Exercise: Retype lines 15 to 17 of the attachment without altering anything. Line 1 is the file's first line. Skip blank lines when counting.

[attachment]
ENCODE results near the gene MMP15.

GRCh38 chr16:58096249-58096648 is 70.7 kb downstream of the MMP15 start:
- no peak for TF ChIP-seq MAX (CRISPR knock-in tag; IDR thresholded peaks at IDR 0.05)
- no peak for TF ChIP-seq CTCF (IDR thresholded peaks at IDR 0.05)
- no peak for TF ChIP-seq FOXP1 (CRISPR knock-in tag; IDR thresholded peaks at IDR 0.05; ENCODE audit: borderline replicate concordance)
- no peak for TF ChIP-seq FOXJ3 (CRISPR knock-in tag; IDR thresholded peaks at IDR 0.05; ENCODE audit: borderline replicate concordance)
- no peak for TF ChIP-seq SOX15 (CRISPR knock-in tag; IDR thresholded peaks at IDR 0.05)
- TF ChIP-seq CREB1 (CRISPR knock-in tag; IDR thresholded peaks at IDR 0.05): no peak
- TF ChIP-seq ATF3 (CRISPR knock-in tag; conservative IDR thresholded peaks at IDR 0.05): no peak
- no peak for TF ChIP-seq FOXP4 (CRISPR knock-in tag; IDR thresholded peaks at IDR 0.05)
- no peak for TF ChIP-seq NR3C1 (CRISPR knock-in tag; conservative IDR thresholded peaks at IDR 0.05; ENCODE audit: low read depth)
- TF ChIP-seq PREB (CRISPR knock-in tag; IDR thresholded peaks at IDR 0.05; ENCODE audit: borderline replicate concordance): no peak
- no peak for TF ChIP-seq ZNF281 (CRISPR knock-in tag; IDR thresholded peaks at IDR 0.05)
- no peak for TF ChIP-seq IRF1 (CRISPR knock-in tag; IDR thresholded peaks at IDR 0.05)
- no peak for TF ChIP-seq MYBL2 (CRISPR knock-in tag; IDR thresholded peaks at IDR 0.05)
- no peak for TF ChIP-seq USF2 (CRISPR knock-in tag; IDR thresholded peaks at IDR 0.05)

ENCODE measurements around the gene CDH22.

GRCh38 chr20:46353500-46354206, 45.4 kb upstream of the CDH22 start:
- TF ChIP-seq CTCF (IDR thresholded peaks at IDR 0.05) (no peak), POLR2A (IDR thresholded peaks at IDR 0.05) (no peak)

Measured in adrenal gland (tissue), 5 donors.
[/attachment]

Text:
- no peak for TF ChIP-seq MYBL2 (CRISPR knock-in tag; IDR thresholded peaks at IDR 0.05)
- no peak for TF ChIP-seq USF2 (CRISPR knock-in tag; IDR thresholded peaks at IDR 0.05)

ENCODE measurements around the gene CDH22.